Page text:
It’s Hard Being a Rich American Celebrity Abroad
Oh, the burdens of cruising the French Riviera while feeling ashamed of your country and president! Just ask Will Smith.
July 1, 2008 - 9:40 am
Just when you thought it was safe to go back to wading in the Hollywood cesspool, another witless celebrity decides to trash America.
Will Smith is the latest overpaid navel-gazer to join the “Embarrassed to Be a Rich American Celebrity Tour.” On a recent Today Show appearance to hawk his upcoming movie Hancock — which, if this report is correct, is likely to be a box office disaster — Smith had this to say about his recent travels abroad:
You know I just, I just came back from Moscow, Berlin, London, and Paris and it’s the first, I’ve been there quite a few times in the past five to 10 years. And it just hasn’t been a good thing to be American. And this is the first time, since Barack has gotten the nomination, that it, it was a good thing.
Yup. That dastardly George W. Bush has made life incredibly difficult for the jet set. Imagine having to hide your face in shame every time you travel to Europe just because holier-than-thou Europeans think that since they don’t like your president, you shouldn’t either. It must really put a cramp in your ability to enjoy luxuries like private jet travel, expensive hotels, and fine wines. Oh, the horror.
I too know the burdens of exotic travel: I just came back from a whirlwind trip to the next town over, where I got the window in my car fixed at the dealership.
It does surprise me that Smith refers to being relieved of his embarrassment in Berlin, considering that country has moved to ban Scientology, something Smith has been dabbling in for some time now. Is the German government’s move to ban a, er, religion — in light of Germany’s history of religious tolerance — something the Germans should be embarrassed about when they travel abroad? Perhaps the next time I see a German tourist I’ll ask in somber tones, “What do you think about your government banning Scientology?” in the same manner so many Europeans like to ask Americans, “What do you think about your president?” and if you reply in a positive manner they stare at you as though you have just sprouted a second nose.
But I digress.
When I hear that Smith, who has climbed the ladder of incredible success over the past ten or fifteen years, says it’s not a “good thing to be American” just because the current president is unpopular, I get really steamed. How have Bush’s decisions while in the White House affected Smith’s ability to work and live the life that most of us can only dream of? If Smith and his cronies are “embarrassed” when they see the snooty folks at the Cannes Film Festival and other such gatherings, I have this to say: hard cheese.
My husband wonders why I bother to get all worked up over incidents like this. And every time I do, I swear it will be the last time I waste my breath. But then I hear things like Smith’s comment and I get all hot under the collar again. Why? Because it really galls me that American celebrities, our unofficial ambassadors, feel like they have to go around denouncing the country that gave them the opportunities for the exceedingly good careers and lives they enjoy. Despite the fact that I believe history will be much kinder to George W. Bush than his contemporaries are, you don’t have to agree with Bush’s policies or even like the man to be proud to be an American. Despite any missteps throughout our history, we are responsible for much good in the world, and more people are clamoring to get in than to get out. That says more about how horrible America is than anything the chattering classes in Europe can come up with any day of the week.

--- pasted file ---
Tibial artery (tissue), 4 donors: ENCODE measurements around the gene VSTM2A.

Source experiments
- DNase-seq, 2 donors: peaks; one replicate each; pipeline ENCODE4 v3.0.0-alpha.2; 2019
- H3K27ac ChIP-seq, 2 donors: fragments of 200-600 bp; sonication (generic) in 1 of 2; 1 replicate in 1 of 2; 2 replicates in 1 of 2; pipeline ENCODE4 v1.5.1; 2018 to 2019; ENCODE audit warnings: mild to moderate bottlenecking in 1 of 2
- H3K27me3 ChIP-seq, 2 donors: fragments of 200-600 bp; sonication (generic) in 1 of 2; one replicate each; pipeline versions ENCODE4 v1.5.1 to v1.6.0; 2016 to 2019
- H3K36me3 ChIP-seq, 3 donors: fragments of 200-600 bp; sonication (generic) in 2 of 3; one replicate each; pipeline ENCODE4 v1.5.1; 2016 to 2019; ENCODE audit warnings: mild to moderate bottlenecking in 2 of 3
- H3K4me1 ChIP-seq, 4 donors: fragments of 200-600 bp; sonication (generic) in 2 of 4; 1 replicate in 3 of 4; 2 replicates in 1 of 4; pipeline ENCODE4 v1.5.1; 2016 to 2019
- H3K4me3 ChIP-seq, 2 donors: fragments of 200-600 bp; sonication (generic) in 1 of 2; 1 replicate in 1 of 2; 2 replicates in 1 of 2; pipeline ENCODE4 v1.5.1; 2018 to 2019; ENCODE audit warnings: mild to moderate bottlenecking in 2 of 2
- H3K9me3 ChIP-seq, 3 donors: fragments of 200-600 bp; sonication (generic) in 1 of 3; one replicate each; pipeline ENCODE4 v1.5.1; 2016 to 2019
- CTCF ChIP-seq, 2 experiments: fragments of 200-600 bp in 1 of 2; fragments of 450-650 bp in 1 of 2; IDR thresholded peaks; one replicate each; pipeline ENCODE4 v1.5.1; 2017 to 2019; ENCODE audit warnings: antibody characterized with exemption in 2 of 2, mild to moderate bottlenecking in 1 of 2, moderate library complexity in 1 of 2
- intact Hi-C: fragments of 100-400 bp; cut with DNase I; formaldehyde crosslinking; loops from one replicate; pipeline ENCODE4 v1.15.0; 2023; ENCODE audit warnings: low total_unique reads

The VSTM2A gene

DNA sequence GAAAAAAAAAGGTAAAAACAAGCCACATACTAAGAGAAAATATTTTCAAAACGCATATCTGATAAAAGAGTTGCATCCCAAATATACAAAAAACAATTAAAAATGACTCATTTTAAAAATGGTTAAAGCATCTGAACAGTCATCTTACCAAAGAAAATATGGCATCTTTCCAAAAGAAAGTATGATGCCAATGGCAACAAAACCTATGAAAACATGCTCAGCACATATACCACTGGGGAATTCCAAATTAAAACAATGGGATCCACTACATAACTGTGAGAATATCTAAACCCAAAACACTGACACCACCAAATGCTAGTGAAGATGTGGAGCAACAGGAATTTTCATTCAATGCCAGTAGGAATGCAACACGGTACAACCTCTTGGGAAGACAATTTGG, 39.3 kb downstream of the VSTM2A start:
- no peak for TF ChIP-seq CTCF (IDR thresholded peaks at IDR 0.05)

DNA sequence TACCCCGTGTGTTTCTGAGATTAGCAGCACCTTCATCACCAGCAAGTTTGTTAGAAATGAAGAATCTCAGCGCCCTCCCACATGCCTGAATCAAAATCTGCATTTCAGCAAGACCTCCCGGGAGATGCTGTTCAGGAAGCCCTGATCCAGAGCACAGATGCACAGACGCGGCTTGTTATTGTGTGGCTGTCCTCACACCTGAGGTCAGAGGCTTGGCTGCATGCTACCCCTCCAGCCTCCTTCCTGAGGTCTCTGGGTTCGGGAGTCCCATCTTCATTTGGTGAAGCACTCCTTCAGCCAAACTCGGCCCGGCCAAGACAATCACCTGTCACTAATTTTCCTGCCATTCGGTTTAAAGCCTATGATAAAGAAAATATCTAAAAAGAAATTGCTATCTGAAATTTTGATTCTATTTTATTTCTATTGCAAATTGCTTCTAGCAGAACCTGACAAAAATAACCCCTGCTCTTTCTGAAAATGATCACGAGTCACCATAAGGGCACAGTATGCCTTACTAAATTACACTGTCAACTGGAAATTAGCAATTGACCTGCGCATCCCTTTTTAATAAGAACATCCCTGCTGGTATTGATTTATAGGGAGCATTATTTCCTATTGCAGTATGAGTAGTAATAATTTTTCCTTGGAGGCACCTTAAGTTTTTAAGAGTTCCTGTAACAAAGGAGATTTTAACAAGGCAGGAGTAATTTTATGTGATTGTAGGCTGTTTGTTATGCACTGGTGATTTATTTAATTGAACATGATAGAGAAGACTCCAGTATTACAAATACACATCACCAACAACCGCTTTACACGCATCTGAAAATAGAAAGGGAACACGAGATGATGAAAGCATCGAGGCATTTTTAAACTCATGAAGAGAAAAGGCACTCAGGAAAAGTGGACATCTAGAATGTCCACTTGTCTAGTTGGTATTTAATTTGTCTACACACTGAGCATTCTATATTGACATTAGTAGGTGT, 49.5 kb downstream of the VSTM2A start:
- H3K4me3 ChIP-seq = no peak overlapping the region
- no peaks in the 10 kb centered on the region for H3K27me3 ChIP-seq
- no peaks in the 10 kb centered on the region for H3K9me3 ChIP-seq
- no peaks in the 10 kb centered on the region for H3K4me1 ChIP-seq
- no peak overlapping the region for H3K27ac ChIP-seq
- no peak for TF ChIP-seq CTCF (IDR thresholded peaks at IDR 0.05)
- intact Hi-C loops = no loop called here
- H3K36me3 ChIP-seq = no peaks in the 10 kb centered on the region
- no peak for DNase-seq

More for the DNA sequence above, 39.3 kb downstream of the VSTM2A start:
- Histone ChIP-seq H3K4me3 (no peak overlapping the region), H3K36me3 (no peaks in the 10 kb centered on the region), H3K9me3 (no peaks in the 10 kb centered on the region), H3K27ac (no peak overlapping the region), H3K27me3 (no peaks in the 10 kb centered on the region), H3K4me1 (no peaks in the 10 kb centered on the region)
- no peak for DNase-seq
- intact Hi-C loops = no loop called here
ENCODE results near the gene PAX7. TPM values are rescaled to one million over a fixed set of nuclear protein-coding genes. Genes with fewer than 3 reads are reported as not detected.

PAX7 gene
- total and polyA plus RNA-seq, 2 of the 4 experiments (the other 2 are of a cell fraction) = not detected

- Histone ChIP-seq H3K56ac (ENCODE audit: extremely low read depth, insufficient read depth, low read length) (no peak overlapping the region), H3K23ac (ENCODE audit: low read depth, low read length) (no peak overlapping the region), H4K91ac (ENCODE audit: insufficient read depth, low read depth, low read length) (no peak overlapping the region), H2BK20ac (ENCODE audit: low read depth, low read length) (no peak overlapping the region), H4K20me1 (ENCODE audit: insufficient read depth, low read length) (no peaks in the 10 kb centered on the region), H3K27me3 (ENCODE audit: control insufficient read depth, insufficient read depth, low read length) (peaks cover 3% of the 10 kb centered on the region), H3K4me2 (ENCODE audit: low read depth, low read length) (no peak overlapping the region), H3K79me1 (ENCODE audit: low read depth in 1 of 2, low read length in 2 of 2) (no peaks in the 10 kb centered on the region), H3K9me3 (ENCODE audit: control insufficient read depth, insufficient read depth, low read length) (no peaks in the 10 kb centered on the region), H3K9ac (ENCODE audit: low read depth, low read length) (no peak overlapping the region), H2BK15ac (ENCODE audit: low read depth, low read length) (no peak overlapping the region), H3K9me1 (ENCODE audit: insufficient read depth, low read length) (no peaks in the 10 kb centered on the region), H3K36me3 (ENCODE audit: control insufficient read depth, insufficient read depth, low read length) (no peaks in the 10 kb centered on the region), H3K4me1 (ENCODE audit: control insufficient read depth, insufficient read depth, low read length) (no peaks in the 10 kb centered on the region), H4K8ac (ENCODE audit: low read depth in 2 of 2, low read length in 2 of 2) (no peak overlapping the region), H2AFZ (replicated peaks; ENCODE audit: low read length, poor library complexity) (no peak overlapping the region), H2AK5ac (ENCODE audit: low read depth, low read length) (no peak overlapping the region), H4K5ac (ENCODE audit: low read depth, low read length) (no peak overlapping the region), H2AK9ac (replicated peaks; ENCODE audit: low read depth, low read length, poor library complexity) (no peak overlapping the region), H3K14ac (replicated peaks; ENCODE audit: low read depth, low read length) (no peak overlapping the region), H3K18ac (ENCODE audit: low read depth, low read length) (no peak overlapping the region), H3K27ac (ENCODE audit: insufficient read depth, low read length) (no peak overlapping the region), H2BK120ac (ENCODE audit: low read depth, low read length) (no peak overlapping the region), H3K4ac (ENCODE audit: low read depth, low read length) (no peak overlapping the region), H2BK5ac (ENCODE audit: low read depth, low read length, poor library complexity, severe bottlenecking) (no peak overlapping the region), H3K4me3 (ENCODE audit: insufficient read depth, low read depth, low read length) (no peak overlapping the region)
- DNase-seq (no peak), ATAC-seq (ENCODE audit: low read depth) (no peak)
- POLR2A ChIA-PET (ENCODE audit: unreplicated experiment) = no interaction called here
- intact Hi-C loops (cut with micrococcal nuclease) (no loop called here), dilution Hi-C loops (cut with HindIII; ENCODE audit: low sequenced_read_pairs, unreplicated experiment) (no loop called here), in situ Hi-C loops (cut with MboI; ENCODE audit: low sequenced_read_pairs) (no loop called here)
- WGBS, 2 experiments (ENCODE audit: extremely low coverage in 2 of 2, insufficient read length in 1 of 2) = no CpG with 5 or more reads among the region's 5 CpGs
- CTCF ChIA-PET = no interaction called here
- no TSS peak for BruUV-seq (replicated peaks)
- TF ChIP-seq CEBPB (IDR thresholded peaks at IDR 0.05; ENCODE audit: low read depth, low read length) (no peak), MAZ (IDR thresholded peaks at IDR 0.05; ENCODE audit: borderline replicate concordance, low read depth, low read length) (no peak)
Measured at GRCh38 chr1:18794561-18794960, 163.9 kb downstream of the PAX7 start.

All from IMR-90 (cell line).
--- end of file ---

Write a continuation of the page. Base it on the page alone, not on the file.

So I say this to Will: you think it hasn’t been good to be an American for the last few years? Try being a citizen of Zimbabwe, where people are starving to death due to the ham-fisted management of a brutal dictator and being killed if they dare oppose his policies. I hear North Korea is nice; they have a great new diet over there: eating grass. Or how about living in Cuba, which has been frozen in time for nearly fifty years and where political opponents of the “president” are tossed into prison for speaking up? And perhaps on a lesser scale but still alarming, how about being a citizen of the UK, where the impossibility of finding a dentist on the national health plan has led to some people, out of desperation, pulling out their own teeth, and where the government wants to inspect what parents pack in their children’s school lunch boxes — and if it doesn’t meet government standards, it might be confiscated and stern warnings sent home to Mum and Dad.
It shouldn’t take the installation of a new president — which happens every four and sometimes eight years, like clockwork — to restore your pride in being an American. And if it’s really that bad, one of the other great things about this country is that if you want to leave, no one’s stopping you.